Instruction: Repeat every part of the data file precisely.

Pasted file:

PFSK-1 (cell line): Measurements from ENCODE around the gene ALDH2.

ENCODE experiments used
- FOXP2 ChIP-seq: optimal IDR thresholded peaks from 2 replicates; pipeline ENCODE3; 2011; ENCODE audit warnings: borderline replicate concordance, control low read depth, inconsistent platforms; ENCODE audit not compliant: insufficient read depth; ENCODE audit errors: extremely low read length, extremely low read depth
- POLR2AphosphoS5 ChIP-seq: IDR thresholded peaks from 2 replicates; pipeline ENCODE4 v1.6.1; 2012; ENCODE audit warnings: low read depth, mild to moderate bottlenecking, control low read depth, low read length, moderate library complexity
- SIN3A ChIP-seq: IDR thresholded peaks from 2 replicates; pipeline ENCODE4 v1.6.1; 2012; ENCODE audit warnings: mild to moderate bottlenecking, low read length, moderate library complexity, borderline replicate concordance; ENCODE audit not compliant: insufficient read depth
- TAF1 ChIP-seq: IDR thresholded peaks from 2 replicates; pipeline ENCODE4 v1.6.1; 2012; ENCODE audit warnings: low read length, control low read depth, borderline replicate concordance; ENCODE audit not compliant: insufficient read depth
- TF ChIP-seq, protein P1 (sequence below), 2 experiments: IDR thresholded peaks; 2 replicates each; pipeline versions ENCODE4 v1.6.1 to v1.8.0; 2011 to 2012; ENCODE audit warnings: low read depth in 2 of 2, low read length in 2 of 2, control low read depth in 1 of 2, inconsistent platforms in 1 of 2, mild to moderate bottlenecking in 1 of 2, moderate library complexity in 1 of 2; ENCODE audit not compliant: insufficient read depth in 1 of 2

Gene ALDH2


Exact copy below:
PFSK-1 (cell line): Measurements from ENCODE around the gene ALDH2.

ENCODE experiments used
- FOXP2 ChIP-seq: optimal IDR thresholded peaks from 2 replicates; pipeline ENCODE3; 2011; ENCODE audit warnings: borderline replicate concordance, control low read depth, inconsistent platforms; ENCODE audit not compliant: insufficient read depth; ENCODE audit errors: extremely low read length, extremely low read depth
- POLR2AphosphoS5 ChIP-seq: IDR thresholded peaks from 2 replicates; pipeline ENCODE4 v1.6.1; 2012; ENCODE audit warnings: low read depth, mild to moderate bottlenecking, control low read depth, low read length, moderate library complexity
- SIN3A ChIP-seq: IDR thresholded peaks from 2 replicates; pipeline ENCODE4 v1.6.1; 2012; ENCODE audit warnings: mild to moderate bottlenecking, low read length, moderate library complexity, borderline replicate concordance; ENCODE audit not compliant: insufficient read depth
- TAF1 ChIP-seq: IDR thresholded peaks from 2 replicates; pipeline ENCODE4 v1.6.1; 2012; ENCODE audit warnings: low read length, control low read depth, borderline replicate concordance; ENCODE audit not compliant: insufficient read depth
- TF ChIP-seq, protein P1 (sequence below), 2 experiments: IDR thresholded peaks; 2 replicates each; pipeline versions ENCODE4 v1.6.1 to v1.8.0; 2011 to 2012; ENCODE audit warnings: low read depth in 2 of 2, low read length in 2 of 2, control low read depth in 1 of 2, inconsistent platforms in 1 of 2, mild to moderate bottlenecking in 1 of 2, moderate library complexity in 1 of 2; ENCODE audit not compliant: insufficient read depth in 1 of 2

Gene ALDH2